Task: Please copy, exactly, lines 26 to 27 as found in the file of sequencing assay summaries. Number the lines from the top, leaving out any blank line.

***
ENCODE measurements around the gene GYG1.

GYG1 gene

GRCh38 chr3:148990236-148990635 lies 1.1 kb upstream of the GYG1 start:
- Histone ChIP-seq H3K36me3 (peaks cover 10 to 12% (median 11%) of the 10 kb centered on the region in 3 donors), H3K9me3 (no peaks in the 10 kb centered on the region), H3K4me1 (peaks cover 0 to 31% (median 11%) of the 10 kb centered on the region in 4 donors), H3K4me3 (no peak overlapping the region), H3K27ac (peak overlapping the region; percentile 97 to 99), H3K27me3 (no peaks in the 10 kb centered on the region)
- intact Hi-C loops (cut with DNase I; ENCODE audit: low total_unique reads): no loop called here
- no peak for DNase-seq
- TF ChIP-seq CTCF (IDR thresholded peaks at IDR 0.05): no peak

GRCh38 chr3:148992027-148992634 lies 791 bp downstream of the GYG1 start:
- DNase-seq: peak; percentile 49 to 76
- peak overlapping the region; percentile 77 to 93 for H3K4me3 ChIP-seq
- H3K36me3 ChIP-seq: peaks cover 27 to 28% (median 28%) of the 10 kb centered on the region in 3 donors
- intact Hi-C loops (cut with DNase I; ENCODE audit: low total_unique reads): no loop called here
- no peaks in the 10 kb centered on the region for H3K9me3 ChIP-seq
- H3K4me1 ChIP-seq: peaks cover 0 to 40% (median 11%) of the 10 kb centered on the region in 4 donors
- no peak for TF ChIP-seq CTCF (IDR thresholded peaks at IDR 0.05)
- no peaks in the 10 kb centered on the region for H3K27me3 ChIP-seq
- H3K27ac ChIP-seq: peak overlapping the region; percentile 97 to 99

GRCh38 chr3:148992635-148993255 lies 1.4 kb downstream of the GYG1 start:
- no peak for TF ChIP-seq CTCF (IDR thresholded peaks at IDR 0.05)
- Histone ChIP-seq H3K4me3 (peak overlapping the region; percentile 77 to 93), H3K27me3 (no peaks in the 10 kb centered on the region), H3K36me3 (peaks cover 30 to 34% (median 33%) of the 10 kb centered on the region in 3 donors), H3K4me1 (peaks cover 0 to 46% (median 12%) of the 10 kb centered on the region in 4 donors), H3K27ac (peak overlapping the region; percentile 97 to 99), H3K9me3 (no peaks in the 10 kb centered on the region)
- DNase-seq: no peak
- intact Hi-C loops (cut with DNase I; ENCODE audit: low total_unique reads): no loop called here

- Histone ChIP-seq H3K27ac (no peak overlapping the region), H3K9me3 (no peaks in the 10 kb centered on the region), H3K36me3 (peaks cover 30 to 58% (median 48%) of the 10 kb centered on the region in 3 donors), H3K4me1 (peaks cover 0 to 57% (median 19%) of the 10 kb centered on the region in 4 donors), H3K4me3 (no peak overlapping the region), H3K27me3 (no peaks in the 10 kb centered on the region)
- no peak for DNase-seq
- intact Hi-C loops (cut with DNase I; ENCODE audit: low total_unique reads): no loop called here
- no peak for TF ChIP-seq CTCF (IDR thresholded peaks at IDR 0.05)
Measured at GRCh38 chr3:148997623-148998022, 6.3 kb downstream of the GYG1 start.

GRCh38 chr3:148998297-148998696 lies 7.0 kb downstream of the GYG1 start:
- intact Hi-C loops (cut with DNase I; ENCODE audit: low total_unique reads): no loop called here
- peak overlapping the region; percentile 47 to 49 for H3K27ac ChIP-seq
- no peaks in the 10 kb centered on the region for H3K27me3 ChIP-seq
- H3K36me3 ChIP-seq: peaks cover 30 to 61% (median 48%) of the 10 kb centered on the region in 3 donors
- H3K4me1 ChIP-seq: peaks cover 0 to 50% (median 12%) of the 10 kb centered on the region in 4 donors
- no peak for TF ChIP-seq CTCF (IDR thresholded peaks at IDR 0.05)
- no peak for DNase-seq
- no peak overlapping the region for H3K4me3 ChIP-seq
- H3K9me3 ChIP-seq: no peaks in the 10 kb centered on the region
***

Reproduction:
- no peak for TF ChIP-seq CTCF (IDR thresholded peaks at IDR 0.05)
Measured at GRCh38 chr3:148997623-148998022, 6.3 kb downstream of the GYG1 start.